In line with the after-the-fact design and limited ECM functionality, there are several other points where SharePoint falls short as well. As one well known and much hated example, the enterprise search function performs poorly. This shortcoming is exacerbated by the lack of proper imaging capacity, which makes it even more difficult to find and manage image documents. Related to the weak search capabilities, it also lacks the robust ontology and taxonomy features common to other ECM platforms. This makes it difficult to properly filter listings and search results.
Popularity despite the flaws
SharePoint is a Microsoft product. Microsoft products see widespread use in business environments. They offer a wide variety of software from operating systems to enterprise servers to programming language development environments. The average end user is also familiar with Microsoft’s aesthetic and menu structure. SharePoint has also been incorporated in the Office 365 subscription, causing the number of SharePoint installations to skyrocket. Companies have confidence in the strength of the Microsoft brand and take assurance that Microsoft will be around for many years to come. This contrasts with many competitors that are much smaller companies with less brand recognition and more uncertain futures.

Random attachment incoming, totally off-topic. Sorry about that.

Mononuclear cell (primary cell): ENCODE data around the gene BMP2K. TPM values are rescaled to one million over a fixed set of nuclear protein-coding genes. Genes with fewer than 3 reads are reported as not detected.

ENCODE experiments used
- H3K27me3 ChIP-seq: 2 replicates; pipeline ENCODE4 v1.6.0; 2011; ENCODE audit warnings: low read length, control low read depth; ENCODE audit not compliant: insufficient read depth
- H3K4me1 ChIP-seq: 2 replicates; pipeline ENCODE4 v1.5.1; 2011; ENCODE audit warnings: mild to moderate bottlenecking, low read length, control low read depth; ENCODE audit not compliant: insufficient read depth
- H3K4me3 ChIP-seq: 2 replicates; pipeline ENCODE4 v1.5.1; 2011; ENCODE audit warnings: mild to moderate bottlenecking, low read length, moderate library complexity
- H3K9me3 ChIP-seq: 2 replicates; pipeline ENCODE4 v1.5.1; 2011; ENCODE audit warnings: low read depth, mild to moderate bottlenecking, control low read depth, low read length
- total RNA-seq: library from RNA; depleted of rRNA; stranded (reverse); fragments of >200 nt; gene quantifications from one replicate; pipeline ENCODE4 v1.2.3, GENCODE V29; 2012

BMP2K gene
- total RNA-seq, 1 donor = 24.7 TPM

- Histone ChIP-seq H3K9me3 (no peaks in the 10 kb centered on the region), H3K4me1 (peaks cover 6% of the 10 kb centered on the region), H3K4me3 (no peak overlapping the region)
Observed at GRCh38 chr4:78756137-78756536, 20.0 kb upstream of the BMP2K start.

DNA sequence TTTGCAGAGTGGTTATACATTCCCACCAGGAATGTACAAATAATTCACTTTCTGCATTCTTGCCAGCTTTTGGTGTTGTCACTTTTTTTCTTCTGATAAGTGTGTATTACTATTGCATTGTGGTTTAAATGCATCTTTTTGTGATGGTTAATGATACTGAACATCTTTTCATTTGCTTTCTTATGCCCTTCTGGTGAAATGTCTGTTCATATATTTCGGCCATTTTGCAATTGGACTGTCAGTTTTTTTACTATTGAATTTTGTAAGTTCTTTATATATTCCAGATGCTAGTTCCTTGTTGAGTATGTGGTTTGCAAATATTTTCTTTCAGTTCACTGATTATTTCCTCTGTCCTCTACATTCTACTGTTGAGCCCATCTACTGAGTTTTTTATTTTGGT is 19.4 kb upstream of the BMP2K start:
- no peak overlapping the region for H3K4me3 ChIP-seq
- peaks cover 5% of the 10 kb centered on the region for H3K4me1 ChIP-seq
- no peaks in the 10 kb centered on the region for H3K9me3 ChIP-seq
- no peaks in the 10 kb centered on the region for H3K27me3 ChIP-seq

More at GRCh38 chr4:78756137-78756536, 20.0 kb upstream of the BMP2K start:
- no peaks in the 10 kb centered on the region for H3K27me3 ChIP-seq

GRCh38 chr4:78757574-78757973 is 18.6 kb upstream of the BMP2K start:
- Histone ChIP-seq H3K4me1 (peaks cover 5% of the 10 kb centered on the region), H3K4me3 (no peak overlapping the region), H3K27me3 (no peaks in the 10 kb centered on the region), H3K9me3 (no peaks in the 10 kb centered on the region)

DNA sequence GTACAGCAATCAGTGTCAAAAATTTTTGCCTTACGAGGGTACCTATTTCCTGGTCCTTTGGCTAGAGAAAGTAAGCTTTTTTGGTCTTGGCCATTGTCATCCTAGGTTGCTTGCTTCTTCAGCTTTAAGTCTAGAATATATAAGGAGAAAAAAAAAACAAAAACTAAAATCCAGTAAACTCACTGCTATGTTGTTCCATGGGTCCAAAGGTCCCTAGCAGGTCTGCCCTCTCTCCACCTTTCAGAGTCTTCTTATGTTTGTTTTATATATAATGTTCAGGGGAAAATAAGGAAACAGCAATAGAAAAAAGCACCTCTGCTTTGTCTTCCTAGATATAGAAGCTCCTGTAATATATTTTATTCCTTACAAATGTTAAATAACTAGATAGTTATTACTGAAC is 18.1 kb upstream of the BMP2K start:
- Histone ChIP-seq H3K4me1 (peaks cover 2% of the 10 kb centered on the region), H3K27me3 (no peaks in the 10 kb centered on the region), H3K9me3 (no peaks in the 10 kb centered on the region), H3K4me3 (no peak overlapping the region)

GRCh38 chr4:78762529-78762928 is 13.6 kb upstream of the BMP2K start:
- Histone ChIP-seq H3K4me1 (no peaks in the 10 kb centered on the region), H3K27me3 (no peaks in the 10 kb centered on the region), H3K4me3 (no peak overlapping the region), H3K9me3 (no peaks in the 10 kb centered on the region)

Another aspect to SharePoint’s popularity is a robust selection of add-ons. Authorized users can add new features, revise existing features, and otherwise customize installations. The process of adding and removing add-ons is user friendly and simple. The attractiveness of such ease of customization in a reputable brand name product cannot be overstated. Many feel that the shortcomings of SharePoint out of the box are made up for by the selection of optional features. Furthermore, SharePoint has a collection of APIs that allows for the development of a broad range of custom enterprise software.
The ongoing popularity of SharePoint is reinforced by official support and an active community. Official support is an important element for many enterprise systems. It is even a requirement in many companies. The vibrant Microsoft community is also a major asset, providing peer guidance on troubleshooting and advanced usage. Companies feel secure and comfortable that the software can be adapted to their environment due to this combination of reputable official support and cooperative peers volunteering their knowledge.
Put together, the well-known brand, reputable company, deployment flexibility, and multiple avenues for product support gives SharePoint a strong position. Despite its many flaws, no competitor can match this combination of market advantages. SharePoint is likely to continue dominating the market for the foreseeable future.